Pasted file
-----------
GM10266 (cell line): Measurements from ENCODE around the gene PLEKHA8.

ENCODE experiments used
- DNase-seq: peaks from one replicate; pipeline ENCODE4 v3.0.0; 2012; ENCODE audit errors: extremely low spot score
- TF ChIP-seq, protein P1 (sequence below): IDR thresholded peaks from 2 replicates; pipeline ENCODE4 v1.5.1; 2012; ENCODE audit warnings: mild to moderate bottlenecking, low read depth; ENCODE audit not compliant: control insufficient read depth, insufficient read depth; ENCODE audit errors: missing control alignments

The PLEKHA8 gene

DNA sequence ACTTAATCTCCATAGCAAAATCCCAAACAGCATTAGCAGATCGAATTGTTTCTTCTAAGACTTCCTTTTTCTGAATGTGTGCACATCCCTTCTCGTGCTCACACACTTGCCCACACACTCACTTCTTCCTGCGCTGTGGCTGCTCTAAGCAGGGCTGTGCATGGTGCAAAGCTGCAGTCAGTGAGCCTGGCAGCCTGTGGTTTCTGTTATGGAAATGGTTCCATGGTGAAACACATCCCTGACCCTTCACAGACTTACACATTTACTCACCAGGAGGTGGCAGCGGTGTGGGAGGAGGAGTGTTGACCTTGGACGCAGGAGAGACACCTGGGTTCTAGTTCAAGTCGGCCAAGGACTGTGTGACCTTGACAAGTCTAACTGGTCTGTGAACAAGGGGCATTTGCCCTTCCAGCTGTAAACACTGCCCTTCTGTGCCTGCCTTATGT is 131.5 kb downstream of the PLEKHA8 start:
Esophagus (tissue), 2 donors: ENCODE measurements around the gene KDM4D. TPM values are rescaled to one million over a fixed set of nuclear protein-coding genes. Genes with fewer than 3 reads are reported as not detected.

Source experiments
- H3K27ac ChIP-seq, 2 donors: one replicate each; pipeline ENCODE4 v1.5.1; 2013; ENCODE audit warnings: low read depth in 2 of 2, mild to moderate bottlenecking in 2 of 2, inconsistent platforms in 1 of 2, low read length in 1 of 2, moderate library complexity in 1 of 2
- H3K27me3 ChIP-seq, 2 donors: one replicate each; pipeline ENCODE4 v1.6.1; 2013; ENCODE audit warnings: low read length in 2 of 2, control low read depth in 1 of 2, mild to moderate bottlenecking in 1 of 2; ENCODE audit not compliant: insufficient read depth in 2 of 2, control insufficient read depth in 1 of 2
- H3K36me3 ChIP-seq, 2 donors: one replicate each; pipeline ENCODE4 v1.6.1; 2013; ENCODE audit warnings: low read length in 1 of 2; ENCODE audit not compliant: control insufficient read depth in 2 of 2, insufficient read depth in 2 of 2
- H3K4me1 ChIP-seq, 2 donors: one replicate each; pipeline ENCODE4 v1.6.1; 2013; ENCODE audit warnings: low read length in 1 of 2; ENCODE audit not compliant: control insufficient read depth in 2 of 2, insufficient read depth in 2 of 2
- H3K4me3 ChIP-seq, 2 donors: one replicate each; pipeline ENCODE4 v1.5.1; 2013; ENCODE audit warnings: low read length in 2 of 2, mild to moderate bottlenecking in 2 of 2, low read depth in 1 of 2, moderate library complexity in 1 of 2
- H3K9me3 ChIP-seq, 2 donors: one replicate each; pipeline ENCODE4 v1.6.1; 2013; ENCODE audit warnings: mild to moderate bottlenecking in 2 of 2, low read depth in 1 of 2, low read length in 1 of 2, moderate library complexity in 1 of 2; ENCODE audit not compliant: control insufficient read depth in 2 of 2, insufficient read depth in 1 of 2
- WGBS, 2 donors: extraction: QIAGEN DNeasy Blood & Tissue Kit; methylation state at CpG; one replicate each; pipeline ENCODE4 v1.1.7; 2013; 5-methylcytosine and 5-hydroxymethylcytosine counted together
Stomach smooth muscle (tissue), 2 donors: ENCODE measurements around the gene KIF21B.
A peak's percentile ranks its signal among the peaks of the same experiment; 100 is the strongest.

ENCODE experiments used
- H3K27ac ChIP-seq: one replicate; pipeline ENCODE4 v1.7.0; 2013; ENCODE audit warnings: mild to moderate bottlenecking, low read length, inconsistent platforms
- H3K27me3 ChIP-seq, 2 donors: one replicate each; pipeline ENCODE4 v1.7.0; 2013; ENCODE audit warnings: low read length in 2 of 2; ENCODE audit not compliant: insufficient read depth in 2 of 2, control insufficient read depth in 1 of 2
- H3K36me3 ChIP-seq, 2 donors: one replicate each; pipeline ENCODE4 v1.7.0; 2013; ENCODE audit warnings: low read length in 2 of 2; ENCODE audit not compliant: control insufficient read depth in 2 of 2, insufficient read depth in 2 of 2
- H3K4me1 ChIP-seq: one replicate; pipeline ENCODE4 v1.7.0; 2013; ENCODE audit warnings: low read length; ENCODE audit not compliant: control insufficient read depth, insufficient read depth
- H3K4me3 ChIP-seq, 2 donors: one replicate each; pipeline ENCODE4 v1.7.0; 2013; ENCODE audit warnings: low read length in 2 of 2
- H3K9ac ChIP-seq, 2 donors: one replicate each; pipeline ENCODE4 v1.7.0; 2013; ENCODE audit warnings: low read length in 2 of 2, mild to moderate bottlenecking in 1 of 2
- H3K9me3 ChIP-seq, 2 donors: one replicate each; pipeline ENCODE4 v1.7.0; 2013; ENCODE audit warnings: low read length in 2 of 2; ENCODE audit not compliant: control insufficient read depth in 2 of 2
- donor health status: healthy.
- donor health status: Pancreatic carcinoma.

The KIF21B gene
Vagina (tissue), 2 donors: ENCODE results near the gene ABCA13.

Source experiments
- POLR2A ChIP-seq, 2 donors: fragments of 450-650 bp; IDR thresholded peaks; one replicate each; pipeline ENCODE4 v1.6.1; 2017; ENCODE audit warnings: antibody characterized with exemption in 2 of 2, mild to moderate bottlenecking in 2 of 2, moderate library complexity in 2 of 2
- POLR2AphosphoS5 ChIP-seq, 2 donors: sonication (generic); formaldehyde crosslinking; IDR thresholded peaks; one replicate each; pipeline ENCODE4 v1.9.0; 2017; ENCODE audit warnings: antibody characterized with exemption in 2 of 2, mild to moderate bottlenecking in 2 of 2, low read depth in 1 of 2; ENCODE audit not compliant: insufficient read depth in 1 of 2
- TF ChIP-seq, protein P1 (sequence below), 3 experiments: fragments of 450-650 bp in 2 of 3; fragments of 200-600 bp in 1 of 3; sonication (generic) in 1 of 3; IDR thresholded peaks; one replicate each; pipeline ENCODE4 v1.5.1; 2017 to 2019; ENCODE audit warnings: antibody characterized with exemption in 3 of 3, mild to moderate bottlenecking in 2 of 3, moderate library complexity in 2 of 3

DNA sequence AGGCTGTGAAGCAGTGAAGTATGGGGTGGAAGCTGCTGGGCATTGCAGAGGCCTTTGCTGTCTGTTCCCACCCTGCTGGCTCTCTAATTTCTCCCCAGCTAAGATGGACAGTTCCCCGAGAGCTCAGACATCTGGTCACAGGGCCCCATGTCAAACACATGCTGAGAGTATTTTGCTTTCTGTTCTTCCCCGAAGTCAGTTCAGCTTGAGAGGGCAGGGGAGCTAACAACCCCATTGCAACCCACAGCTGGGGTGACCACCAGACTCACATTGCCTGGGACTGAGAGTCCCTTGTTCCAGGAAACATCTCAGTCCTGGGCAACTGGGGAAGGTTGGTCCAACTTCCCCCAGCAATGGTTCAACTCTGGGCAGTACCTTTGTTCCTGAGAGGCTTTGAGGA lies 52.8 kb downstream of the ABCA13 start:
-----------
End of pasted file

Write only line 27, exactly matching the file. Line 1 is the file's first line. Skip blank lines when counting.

- donor health status: Pancreatic carcinoma.